Dundee University scientists are at the forefront of a world-leading project to create a new drug which could dramatically improve the lives of thousands of chronic lung condition sufferers.
The final results of a major international study were announced by a leading city academic to a virtual meeting of the American Thoracic Society broadcast around the globe.
James Chalmers, British Lung Foundation Professor of Respiratory Research at Dundee University said the second phase of the Willow scheme had delivered clinical trial results which could see the drug become reality for people living with long-term lung conditions.
It could prevent the need for antibiotics or emergency surgery, transforming the lives of 200,000 people UK-wide affected by a condition which claims 1,500 lives each year.
Scientists at the university, in collaboration with global biopharmaceutical company Insmed Incorporated, tested brensocatib in patients living with non-cystic fibrosis bronchiectasis, a build-up of mucus which causes abnormal widening of the airways.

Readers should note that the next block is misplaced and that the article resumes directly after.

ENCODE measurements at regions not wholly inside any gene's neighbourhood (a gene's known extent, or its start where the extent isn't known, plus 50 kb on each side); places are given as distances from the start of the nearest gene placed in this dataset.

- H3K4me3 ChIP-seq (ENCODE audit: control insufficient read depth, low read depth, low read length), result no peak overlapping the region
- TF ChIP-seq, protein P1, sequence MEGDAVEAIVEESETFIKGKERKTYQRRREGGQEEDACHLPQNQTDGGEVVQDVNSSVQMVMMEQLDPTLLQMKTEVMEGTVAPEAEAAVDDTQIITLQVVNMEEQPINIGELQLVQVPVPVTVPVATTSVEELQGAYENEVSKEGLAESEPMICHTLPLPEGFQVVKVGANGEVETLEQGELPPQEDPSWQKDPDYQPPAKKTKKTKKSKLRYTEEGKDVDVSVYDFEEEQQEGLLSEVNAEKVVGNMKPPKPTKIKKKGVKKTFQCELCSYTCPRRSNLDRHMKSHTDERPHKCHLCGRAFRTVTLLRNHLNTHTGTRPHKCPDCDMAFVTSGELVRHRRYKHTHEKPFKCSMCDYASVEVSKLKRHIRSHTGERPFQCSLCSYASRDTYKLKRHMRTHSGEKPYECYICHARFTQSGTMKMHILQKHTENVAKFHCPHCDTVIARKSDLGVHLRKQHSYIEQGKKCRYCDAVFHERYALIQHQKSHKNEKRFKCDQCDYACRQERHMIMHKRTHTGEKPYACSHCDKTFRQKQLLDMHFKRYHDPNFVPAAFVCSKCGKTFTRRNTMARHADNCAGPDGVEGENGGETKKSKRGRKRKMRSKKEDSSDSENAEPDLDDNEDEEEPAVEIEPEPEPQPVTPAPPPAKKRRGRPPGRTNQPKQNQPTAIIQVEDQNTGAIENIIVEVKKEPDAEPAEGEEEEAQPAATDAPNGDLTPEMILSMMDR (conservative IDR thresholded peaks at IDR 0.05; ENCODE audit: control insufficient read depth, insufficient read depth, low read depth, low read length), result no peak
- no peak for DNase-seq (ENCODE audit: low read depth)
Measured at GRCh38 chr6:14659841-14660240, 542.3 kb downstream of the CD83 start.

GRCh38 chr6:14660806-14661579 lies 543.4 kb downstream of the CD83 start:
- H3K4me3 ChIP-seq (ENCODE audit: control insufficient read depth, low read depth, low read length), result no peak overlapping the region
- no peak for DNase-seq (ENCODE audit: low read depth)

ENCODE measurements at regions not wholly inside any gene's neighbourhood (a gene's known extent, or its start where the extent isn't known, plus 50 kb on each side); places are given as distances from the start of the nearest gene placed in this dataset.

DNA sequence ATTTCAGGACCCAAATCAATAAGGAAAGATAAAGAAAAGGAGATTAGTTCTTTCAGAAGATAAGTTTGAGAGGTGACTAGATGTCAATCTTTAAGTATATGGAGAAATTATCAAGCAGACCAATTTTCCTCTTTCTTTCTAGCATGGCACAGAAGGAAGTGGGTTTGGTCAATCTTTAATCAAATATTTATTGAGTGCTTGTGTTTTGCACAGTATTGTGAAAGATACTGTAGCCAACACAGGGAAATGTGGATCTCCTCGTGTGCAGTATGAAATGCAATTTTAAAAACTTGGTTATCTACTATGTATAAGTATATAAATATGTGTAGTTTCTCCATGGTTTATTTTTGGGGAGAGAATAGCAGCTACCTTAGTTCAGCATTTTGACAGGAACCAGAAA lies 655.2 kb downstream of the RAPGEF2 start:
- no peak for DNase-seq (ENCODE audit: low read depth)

Finals results showed patients could potentially reduce their risk of pulmonary disease caused by the condition by more than a third.
The university’s school of medicine is currently exploring whether brensocatib could also be used to prevent the need for mechanical ventilation in Covid-19 cases.
The drug will need to undergo further rounds of clinical trials and receive regulatory approval before it can be routinely prescribed by doctors.
Professor Chalmers said: “Living with bronchiectasis means that you’re constantly at risk of needing emergency treatment when the condition worsens.
“We currently rely on antibiotics to treat the chest infections caused by bronchiectasis, with few options to stop the disease from getting worse in the first place.
“We are excited by the possibility of a drug which can break the vicious cycle of inflammation, lung damage and infection for these patients, giving them a much better quality of life.
“This trial is a world first in treating an incurable lung condition that affects millions of people worldwide.”
Although many cases of bronchiectasis are normally treated with a short course of antibiotics, hospital treatment is often the required to deal with more serious instances.
Symptoms include chronic cough, excessive sputum production, shortness of breath, and repeated chest infections, which can worsen the underlying condition.
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